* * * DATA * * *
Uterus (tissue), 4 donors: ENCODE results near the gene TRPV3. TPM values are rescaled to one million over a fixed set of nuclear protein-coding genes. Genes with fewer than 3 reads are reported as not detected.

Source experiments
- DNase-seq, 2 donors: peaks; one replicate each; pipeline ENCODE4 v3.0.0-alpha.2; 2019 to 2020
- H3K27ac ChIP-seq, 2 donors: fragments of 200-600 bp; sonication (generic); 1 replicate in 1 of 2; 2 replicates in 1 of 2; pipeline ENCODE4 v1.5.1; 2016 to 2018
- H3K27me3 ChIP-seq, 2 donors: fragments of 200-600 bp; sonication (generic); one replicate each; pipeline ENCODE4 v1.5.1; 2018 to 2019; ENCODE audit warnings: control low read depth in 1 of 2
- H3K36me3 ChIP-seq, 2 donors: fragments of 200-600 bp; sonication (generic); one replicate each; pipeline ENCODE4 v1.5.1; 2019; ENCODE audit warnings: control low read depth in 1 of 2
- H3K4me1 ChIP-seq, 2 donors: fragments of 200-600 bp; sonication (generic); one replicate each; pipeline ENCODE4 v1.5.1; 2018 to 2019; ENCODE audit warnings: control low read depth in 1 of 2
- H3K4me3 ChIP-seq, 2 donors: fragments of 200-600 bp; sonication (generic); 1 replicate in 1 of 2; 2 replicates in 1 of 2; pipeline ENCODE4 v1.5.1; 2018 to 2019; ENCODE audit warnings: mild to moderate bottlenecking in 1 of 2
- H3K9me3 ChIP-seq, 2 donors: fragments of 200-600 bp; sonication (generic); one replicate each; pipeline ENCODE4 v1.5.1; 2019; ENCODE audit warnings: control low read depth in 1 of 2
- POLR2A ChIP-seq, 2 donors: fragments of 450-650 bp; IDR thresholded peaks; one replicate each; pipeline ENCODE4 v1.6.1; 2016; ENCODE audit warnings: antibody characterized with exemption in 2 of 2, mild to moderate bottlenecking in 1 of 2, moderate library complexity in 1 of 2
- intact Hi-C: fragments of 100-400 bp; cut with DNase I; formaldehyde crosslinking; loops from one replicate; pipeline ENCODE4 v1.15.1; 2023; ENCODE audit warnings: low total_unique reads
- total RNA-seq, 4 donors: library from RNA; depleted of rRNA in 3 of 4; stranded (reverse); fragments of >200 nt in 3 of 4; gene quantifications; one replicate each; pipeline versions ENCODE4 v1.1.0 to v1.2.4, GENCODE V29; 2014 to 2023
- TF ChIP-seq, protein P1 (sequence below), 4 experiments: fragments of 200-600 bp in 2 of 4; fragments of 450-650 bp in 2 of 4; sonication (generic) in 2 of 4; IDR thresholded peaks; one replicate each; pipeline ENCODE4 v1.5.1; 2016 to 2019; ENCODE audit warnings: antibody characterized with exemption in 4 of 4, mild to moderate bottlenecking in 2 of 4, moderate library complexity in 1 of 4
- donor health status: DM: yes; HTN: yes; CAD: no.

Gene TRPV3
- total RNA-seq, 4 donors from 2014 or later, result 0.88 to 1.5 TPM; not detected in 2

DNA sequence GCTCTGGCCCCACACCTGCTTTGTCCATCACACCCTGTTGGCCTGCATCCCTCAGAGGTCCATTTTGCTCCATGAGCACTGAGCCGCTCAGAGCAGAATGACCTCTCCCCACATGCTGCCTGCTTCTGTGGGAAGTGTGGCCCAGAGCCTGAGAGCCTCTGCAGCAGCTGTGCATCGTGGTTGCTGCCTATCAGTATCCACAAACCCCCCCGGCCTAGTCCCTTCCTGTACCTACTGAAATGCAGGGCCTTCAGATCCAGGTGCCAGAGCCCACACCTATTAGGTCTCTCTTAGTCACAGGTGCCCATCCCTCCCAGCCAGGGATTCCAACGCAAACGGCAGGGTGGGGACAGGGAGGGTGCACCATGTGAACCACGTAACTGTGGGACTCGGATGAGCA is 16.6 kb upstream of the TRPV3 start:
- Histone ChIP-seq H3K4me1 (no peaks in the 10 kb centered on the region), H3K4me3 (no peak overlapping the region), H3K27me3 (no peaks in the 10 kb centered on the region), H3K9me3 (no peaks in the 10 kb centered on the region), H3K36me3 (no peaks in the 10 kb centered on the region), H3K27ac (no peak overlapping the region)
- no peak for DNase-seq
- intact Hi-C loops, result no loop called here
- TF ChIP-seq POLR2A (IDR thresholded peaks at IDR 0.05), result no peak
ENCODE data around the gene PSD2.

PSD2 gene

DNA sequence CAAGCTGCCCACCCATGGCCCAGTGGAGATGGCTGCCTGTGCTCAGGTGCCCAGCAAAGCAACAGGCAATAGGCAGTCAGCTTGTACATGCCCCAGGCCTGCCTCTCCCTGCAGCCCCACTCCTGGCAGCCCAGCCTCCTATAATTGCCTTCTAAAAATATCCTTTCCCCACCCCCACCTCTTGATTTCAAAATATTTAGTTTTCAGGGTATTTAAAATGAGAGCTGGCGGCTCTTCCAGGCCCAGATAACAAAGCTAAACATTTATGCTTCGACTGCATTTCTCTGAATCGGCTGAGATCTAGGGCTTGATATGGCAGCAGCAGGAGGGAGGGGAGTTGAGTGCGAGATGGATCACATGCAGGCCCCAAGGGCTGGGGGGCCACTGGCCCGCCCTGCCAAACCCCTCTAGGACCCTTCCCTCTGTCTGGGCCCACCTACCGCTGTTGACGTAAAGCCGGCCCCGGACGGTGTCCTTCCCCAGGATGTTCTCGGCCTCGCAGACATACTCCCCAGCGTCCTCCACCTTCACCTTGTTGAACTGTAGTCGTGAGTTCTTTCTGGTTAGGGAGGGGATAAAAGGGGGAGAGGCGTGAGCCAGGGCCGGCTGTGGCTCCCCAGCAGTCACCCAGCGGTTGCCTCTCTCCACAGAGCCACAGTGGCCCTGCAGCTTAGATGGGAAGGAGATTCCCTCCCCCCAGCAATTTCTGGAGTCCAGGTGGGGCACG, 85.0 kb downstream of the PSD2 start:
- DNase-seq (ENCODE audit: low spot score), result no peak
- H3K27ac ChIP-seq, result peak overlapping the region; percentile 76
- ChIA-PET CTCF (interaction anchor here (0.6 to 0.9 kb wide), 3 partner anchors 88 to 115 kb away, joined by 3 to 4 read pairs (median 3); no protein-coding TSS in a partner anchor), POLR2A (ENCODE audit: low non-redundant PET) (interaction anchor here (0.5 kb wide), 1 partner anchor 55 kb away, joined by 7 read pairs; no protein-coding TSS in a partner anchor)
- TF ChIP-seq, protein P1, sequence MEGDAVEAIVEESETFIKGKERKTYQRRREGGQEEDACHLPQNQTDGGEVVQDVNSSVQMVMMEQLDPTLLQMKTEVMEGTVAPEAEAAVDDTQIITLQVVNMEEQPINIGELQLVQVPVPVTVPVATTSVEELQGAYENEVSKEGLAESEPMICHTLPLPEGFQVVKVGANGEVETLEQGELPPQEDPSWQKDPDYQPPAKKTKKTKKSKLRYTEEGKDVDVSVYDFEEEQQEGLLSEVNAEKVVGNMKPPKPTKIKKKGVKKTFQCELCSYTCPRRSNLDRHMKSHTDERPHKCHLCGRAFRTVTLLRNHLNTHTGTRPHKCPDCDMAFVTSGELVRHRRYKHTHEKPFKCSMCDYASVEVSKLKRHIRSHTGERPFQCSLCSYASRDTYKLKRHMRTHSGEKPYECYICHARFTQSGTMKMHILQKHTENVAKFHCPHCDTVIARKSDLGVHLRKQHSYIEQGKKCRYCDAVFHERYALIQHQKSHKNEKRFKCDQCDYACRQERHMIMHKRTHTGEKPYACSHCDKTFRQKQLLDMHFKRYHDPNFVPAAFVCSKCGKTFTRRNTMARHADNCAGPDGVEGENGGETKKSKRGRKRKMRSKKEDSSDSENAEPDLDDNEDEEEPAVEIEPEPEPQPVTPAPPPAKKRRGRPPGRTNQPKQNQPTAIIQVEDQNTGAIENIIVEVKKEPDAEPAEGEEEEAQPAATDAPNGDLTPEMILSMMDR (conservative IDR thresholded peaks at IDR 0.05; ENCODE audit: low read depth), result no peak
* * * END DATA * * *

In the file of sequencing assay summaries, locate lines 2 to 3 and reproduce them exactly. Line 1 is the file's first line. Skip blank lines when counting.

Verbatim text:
Source experiments
- DNase-seq, 2 donors: peaks; one replicate each; pipeline ENCODE4 v3.0.0-alpha.2; 2019 to 2020